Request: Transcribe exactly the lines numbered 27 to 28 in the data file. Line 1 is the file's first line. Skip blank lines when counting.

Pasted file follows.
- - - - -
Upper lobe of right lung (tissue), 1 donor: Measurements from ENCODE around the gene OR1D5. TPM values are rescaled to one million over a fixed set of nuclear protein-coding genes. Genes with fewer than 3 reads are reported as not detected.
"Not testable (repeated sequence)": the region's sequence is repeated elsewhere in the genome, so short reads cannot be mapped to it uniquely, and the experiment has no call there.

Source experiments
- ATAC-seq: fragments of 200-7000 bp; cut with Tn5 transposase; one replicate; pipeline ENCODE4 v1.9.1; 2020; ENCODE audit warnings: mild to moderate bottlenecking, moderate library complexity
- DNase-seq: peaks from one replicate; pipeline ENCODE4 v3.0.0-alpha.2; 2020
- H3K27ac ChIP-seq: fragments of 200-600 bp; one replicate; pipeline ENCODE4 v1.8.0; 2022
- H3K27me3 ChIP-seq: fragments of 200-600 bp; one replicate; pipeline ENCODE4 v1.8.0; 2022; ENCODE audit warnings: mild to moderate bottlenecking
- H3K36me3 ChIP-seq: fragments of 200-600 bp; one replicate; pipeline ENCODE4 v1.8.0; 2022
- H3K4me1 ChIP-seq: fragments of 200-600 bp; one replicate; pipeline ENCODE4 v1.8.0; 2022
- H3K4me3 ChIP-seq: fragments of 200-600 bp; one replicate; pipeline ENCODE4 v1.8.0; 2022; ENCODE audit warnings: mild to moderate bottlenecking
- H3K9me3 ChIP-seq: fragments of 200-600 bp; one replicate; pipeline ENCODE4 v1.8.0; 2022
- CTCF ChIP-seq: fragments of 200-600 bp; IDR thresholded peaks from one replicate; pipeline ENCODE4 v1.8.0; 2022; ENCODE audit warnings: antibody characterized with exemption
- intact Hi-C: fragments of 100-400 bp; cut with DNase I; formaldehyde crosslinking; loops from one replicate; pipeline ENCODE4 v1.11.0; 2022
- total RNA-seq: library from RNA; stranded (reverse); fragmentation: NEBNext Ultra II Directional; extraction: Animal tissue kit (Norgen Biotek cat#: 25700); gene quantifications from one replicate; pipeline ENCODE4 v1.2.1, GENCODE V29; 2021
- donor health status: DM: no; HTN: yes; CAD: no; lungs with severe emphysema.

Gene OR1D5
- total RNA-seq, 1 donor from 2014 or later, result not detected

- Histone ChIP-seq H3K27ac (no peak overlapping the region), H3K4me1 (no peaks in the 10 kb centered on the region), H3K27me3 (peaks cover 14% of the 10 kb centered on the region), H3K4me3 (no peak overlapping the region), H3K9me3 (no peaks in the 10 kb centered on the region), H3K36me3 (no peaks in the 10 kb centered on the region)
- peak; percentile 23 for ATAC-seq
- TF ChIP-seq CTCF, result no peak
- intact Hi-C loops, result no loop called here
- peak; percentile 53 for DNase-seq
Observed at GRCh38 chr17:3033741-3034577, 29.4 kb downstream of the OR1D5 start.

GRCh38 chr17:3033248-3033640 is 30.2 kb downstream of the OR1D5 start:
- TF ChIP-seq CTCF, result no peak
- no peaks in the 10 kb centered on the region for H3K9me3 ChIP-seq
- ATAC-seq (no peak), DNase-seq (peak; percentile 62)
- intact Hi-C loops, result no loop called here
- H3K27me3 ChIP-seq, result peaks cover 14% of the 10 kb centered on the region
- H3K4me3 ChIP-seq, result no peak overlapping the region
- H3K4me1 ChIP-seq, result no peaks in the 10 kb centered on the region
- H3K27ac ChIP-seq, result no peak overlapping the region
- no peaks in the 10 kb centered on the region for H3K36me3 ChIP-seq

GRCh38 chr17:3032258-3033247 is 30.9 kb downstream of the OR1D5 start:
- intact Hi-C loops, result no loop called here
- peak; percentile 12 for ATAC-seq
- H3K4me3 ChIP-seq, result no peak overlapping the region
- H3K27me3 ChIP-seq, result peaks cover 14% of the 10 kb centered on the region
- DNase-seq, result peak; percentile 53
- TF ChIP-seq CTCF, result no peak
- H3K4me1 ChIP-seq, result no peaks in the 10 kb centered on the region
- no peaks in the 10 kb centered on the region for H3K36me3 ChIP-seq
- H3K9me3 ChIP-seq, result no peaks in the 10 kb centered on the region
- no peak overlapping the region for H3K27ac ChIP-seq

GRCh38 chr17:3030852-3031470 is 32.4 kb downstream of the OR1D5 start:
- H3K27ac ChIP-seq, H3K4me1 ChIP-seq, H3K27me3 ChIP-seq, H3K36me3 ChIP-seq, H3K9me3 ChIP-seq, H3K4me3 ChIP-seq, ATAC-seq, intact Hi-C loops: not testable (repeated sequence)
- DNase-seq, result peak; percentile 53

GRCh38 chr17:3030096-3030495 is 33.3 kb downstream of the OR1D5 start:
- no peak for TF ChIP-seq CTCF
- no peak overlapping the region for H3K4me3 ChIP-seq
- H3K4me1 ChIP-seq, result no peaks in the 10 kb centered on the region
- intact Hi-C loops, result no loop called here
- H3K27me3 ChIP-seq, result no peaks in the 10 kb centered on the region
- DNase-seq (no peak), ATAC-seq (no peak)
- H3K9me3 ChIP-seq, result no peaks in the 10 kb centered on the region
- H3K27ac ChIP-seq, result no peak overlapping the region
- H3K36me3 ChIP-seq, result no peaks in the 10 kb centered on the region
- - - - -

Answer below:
- ATAC-seq (no peak), DNase-seq (peak; percentile 62)
- intact Hi-C loops, result no loop called here